The main character in the book, Robert Langdon, a symbologist, becomes the number one suspect in the mysterious death of the curator of the Louvre, who happened to be the Grand Master of a secret society, The Priory of Sion. The Priory is nearly two-thousand-years old and guards the secrets of the "other" gospels that the politicos of the Catholic establishment deemed heretical at the time of the Niacin Council (sometime in the 700s). It all evolves around the "real" life of Jesus Christ and his relationship with Mary Magdalene, the gradual assimilation by the Catholic church of ancient pagan rites and rituals, and the power of women (goddess worship). I think my sister, Meredith would really relate to certain parts of this book! (She has issues with the Catholic Church's stance on women in the priesthood.)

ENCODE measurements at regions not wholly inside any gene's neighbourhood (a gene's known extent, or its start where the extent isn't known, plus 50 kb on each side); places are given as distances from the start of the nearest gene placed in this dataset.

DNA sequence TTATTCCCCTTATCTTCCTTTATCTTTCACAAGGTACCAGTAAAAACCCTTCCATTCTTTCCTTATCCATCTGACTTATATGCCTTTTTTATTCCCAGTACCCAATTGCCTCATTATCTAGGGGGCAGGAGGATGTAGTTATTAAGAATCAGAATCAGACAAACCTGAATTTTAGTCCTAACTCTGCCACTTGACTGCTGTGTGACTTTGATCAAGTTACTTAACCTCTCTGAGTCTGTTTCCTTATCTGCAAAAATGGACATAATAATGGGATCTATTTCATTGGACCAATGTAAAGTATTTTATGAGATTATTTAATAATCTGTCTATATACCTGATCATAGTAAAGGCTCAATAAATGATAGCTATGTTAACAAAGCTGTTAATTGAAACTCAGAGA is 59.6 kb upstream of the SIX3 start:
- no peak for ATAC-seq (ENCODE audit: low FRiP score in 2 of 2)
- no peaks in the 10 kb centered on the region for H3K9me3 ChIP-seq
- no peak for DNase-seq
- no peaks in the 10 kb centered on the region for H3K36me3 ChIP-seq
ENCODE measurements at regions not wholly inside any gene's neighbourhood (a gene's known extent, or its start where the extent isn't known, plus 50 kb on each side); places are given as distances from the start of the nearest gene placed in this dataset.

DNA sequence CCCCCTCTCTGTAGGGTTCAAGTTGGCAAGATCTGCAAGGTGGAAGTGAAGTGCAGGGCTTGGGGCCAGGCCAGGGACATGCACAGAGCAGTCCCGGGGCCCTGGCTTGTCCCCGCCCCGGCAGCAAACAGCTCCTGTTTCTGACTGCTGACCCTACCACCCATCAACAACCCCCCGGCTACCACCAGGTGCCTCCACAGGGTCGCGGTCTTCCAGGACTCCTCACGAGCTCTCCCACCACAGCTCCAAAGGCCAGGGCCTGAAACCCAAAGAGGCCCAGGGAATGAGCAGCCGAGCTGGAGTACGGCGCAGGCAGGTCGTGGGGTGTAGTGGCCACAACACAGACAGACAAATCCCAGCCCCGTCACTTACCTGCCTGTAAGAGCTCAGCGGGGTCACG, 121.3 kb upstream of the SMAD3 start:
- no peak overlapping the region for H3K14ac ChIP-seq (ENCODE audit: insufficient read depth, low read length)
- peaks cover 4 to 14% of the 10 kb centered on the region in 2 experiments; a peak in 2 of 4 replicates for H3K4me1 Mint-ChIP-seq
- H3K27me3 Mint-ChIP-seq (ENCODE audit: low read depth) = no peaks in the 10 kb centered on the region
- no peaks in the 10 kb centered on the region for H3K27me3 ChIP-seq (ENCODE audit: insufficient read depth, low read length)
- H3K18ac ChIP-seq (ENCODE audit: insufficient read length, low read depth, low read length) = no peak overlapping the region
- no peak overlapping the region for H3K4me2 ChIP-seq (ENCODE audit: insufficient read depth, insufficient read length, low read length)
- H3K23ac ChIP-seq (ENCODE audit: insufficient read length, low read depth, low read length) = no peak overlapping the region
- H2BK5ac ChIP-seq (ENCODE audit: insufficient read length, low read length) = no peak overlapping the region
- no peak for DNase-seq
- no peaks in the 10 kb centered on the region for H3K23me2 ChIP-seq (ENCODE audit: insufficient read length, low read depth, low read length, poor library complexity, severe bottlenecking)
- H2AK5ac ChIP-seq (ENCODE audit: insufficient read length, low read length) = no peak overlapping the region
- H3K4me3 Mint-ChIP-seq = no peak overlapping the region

Upon finishing the book, one of my first thoughts was to discover the Catholic response, but I wasn't able to find much of anything on that topic...though I got side-tracked in several discussion groups while looking. However, the book does have an interesting website that is all about answering clues and solving riddles to advance to the next screen. Opus Dei is a real organization, though I doubt it's leaders are interested in holding absolute power over the Vatican. And does anybody know why the Pope is called the Holy See?